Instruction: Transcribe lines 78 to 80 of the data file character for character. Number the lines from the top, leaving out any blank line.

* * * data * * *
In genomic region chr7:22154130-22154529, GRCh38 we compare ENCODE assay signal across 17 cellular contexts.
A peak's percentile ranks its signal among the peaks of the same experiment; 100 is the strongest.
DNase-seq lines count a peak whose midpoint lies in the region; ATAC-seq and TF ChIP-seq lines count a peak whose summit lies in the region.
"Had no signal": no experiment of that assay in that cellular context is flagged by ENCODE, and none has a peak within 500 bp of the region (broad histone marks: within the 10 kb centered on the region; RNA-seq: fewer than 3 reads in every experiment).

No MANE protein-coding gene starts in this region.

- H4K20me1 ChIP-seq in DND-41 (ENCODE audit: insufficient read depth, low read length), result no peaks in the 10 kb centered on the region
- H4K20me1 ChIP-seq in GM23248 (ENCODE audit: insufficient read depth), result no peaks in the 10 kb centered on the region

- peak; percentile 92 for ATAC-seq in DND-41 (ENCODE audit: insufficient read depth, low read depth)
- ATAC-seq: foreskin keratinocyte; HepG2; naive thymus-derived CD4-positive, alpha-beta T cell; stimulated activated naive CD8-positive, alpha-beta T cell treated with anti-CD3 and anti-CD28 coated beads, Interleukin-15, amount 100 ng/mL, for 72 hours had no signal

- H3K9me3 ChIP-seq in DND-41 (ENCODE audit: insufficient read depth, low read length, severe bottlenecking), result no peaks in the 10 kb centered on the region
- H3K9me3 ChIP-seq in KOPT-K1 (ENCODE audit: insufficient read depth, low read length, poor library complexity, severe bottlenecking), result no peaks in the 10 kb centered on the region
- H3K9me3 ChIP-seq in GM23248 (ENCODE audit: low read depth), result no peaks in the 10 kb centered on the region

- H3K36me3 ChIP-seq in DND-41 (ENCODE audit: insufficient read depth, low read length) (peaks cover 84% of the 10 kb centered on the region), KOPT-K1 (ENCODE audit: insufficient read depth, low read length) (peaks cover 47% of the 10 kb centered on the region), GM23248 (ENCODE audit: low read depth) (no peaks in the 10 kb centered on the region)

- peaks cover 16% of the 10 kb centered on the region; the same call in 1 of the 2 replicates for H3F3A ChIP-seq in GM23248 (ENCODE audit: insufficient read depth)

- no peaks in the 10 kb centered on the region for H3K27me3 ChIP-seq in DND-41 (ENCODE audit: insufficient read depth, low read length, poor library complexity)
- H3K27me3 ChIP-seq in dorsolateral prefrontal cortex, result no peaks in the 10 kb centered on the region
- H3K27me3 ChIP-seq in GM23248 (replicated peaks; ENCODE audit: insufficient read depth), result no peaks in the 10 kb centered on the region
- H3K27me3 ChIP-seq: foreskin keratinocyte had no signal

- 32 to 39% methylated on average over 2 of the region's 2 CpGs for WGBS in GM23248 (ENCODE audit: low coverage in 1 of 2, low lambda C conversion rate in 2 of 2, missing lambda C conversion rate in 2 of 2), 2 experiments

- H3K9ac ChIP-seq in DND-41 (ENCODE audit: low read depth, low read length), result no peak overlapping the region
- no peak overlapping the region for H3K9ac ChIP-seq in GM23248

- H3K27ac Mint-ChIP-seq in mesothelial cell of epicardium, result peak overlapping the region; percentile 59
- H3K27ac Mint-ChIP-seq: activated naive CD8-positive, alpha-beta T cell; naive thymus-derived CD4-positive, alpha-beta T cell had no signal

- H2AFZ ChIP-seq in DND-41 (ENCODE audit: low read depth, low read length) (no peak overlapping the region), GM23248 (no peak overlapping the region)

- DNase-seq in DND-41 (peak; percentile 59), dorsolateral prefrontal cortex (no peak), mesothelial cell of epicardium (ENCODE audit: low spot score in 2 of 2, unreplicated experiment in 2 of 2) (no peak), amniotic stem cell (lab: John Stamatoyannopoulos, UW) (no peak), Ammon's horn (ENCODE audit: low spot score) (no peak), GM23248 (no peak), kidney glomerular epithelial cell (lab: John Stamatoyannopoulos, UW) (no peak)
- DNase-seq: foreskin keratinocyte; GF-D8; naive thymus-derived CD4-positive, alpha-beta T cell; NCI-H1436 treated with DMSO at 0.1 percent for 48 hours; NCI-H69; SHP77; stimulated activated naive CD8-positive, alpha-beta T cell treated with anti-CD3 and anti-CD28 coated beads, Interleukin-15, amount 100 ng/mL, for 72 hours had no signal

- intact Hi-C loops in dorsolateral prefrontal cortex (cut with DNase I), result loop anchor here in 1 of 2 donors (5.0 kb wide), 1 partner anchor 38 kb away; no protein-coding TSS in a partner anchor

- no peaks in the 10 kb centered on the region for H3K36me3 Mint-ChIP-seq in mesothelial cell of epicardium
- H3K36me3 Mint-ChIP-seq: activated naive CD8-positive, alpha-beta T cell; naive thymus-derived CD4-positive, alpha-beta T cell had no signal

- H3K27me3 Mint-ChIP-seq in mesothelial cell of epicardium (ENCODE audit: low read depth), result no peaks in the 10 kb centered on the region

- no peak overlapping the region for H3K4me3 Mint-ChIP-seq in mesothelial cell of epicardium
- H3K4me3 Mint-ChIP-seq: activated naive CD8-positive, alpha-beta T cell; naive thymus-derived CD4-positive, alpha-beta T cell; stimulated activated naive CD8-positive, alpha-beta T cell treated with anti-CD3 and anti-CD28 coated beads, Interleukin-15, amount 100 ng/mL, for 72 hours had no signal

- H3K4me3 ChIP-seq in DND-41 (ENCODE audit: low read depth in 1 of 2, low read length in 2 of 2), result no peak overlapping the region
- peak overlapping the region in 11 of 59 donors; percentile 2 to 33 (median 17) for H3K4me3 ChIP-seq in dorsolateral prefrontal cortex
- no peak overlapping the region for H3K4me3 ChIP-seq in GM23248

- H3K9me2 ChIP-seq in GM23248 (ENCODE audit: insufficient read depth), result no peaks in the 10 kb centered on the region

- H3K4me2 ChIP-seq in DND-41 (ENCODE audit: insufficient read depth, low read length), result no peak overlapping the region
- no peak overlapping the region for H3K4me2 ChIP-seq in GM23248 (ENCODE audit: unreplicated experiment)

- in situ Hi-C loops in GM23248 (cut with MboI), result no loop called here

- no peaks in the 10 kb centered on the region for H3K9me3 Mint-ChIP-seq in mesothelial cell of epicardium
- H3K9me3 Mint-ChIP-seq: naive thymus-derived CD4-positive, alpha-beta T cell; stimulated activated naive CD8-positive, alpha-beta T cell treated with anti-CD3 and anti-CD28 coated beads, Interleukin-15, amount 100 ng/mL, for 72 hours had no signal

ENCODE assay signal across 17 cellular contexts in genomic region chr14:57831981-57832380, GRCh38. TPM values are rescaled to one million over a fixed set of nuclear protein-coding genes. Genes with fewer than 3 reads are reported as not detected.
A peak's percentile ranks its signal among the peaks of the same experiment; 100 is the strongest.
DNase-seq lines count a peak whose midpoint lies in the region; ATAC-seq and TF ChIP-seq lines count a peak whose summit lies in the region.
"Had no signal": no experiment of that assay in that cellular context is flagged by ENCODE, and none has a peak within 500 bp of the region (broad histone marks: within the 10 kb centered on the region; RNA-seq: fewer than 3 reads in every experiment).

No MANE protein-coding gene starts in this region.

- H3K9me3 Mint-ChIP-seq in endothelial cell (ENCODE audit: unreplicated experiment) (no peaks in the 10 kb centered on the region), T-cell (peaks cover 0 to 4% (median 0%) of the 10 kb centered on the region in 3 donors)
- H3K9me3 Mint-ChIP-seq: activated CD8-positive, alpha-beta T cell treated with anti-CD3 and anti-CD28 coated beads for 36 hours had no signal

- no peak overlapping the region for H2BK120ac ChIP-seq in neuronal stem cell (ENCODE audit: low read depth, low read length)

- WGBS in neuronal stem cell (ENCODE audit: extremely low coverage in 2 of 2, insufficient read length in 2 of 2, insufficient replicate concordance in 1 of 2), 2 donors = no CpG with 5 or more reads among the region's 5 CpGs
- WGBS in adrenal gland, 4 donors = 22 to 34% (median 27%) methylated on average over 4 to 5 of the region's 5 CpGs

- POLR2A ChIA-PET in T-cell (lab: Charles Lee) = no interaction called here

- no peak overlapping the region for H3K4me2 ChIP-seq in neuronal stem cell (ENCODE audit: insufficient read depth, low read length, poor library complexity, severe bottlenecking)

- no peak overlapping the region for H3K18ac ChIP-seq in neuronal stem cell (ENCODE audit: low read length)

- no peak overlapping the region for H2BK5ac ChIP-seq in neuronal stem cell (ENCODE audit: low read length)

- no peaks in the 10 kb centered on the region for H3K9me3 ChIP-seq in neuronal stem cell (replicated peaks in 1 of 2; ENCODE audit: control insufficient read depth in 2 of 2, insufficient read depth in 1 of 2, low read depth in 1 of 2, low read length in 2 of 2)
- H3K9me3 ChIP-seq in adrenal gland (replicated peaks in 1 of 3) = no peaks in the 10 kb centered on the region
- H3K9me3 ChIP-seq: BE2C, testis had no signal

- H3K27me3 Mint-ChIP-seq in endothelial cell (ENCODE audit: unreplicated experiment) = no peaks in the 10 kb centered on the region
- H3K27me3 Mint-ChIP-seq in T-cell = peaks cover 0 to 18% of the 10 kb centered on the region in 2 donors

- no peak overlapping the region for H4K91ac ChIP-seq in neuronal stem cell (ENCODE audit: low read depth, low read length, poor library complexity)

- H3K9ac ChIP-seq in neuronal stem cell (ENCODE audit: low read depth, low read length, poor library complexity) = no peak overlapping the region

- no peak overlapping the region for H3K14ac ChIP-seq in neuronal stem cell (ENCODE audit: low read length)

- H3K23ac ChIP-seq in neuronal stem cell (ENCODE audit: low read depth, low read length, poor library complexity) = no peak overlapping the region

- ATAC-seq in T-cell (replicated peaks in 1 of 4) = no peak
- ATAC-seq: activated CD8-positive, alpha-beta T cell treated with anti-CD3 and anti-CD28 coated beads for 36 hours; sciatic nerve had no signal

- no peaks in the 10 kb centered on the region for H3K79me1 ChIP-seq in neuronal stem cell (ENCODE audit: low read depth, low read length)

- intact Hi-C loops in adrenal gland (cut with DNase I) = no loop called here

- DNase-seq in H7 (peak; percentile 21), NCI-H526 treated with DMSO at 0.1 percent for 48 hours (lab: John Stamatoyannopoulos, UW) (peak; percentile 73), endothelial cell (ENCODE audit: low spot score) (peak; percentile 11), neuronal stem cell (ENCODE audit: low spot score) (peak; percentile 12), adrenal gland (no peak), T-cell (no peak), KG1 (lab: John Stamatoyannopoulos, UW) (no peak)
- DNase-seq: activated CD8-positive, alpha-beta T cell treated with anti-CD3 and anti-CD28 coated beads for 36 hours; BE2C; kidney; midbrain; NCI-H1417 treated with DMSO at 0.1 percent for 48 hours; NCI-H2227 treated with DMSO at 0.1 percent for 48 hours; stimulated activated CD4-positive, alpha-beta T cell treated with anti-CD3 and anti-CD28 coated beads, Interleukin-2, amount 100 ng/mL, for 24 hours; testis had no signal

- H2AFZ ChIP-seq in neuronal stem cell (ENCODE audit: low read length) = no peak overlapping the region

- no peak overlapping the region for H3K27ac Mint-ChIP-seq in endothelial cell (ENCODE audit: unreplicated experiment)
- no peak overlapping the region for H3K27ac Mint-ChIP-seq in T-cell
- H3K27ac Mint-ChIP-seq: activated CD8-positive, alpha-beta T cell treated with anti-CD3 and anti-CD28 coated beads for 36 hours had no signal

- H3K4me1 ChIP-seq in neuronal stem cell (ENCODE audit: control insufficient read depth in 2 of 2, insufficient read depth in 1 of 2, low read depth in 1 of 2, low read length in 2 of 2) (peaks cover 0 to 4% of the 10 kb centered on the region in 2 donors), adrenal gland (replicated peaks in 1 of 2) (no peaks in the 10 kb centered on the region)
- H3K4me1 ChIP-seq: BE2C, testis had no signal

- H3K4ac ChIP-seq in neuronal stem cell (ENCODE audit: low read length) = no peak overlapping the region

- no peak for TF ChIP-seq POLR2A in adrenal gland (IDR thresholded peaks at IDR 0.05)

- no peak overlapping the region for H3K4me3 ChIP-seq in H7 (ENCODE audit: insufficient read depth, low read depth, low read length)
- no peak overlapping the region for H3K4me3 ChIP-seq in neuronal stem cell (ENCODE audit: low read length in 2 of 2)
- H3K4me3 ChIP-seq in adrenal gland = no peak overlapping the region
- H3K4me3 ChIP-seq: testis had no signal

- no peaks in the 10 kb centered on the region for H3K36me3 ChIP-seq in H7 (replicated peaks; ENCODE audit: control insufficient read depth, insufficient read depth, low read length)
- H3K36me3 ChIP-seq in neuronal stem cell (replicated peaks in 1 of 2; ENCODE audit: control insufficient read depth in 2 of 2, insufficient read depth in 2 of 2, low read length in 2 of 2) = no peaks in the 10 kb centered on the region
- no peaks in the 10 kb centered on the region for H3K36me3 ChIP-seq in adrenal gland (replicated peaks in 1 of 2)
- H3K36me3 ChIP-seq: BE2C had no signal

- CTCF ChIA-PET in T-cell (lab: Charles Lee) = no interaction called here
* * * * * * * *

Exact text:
- no peak for TF ChIP-seq POLR2A in adrenal gland (IDR thresholded peaks at IDR 0.05)

- no peak overlapping the region for H3K4me3 ChIP-seq in H7 (ENCODE audit: insufficient read depth, low read depth, low read length)
- no peak overlapping the region for H3K4me3 ChIP-seq in neuronal stem cell (ENCODE audit: low read length in 2 of 2)